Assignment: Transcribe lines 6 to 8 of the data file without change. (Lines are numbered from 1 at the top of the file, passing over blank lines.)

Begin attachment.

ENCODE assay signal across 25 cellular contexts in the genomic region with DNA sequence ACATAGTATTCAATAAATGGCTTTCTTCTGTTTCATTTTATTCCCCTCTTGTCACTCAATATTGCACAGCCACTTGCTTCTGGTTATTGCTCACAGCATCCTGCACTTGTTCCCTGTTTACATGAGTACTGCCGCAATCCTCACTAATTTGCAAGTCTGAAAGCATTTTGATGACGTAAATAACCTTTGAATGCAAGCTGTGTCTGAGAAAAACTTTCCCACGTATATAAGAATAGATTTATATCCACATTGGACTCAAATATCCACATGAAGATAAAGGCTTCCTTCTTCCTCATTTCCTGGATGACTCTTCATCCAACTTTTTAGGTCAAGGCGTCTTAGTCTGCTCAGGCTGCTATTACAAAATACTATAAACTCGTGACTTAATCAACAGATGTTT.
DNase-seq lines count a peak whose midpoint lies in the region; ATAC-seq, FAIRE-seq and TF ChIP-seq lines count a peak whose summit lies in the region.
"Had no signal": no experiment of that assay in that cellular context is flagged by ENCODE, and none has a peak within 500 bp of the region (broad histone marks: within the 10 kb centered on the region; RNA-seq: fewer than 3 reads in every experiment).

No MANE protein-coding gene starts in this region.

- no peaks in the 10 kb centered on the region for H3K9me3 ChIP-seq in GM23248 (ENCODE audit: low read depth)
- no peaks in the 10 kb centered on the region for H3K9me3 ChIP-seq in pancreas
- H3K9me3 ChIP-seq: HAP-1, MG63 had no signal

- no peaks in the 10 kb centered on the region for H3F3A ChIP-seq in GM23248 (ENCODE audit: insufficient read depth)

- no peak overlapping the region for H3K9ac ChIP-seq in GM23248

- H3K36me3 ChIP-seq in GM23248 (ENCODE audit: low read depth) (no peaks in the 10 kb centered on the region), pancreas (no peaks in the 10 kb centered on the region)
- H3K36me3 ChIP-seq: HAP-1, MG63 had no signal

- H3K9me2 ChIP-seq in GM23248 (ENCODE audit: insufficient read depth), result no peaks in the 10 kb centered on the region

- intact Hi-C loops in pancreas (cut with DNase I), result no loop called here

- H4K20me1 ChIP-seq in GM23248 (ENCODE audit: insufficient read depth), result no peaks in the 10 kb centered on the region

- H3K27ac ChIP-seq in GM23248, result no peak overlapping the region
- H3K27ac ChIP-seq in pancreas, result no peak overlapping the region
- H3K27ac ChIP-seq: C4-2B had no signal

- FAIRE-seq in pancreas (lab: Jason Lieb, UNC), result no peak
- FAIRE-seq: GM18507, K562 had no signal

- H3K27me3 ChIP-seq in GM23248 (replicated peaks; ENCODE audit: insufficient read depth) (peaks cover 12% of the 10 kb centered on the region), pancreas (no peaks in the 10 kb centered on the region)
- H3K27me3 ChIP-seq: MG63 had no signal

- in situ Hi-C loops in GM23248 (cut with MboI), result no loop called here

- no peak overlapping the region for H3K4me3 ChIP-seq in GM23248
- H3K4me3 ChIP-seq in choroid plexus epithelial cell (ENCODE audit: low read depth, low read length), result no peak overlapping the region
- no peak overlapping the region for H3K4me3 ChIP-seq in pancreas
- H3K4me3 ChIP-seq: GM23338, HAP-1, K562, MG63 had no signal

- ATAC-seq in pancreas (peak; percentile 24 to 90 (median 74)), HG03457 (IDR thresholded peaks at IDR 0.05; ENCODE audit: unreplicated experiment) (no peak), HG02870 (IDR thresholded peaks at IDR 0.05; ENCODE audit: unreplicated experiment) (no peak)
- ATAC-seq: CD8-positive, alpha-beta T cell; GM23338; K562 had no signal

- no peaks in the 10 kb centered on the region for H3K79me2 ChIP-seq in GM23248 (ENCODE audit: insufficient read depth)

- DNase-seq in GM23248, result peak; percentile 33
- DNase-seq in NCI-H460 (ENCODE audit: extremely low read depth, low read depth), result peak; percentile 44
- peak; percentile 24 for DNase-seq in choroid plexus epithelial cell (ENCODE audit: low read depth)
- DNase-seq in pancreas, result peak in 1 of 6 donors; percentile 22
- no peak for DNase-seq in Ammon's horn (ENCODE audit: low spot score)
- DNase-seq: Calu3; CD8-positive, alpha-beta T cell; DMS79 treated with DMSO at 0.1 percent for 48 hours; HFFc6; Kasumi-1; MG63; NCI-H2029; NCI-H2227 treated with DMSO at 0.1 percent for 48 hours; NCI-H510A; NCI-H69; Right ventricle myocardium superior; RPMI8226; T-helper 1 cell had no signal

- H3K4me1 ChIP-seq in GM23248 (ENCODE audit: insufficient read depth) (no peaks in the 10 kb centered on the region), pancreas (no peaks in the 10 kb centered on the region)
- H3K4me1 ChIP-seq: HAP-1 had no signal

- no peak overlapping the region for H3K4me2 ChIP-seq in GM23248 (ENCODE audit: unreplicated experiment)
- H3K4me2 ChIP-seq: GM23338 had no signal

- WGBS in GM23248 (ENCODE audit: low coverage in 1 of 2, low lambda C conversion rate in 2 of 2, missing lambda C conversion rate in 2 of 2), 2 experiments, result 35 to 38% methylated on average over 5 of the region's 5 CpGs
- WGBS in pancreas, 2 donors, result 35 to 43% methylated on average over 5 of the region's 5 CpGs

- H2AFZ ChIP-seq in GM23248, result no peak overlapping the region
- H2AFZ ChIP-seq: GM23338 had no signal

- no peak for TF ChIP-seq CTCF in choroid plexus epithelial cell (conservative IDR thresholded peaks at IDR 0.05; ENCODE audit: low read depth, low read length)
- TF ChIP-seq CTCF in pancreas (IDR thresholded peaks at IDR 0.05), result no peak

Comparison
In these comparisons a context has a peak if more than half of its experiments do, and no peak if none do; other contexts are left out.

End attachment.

- no peaks in the 10 kb centered on the region for H3K9me3 ChIP-seq in pancreas
- H3K9me3 ChIP-seq: HAP-1, MG63 had no signal

- no peaks in the 10 kb centered on the region for H3F3A ChIP-seq in GM23248 (ENCODE audit: insufficient read depth)